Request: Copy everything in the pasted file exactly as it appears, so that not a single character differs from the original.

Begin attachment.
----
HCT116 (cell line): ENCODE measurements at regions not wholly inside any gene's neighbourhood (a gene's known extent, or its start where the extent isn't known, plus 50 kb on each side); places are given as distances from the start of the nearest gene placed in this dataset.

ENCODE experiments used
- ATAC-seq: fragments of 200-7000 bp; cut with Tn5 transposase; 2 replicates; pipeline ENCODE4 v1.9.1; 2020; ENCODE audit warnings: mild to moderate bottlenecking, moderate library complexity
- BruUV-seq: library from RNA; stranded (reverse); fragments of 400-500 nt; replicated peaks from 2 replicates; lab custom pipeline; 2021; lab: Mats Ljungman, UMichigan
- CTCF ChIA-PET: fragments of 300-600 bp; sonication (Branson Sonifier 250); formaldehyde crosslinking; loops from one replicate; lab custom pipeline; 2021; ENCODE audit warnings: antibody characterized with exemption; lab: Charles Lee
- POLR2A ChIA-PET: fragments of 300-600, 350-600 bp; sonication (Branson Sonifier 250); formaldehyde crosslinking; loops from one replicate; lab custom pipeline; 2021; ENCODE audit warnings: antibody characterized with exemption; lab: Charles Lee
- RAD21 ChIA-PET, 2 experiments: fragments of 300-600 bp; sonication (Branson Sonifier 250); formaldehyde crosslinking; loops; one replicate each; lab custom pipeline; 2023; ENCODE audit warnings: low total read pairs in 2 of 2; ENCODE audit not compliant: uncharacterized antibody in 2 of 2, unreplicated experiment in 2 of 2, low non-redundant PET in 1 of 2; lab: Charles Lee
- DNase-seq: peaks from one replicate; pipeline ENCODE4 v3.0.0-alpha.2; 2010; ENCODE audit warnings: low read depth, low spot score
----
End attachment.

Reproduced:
HCT116 (cell line): ENCODE measurements at regions not wholly inside any gene's neighbourhood (a gene's known extent, or its start where the extent isn't known, plus 50 kb on each side); places are given as distances from the start of the nearest gene placed in this dataset.

ENCODE experiments used
- ATAC-seq: fragments of 200-7000 bp; cut with Tn5 transposase; 2 replicates; pipeline ENCODE4 v1.9.1; 2020; ENCODE audit warnings: mild to moderate bottlenecking, moderate library complexity
- BruUV-seq: library from RNA; stranded (reverse); fragments of 400-500 nt; replicated peaks from 2 replicates; lab custom pipeline; 2021; lab: Mats Ljungman, UMichigan
- CTCF ChIA-PET: fragments of 300-600 bp; sonication (Branson Sonifier 250); formaldehyde crosslinking; loops from one replicate; lab custom pipeline; 2021; ENCODE audit warnings: antibody characterized with exemption; lab: Charles Lee
- POLR2A ChIA-PET: fragments of 300-600, 350-600 bp; sonication (Branson Sonifier 250); formaldehyde crosslinking; loops from one replicate; lab custom pipeline; 2021; ENCODE audit warnings: antibody characterized with exemption; lab: Charles Lee
- RAD21 ChIA-PET, 2 experiments: fragments of 300-600 bp; sonication (Branson Sonifier 250); formaldehyde crosslinking; loops; one replicate each; lab custom pipeline; 2023; ENCODE audit warnings: low total read pairs in 2 of 2; ENCODE audit not compliant: uncharacterized antibody in 2 of 2, unreplicated experiment in 2 of 2, low non-redundant PET in 1 of 2; lab: Charles Lee
- DNase-seq: peaks from one replicate; pipeline ENCODE4 v3.0.0-alpha.2; 2010; ENCODE audit warnings: low read depth, low spot score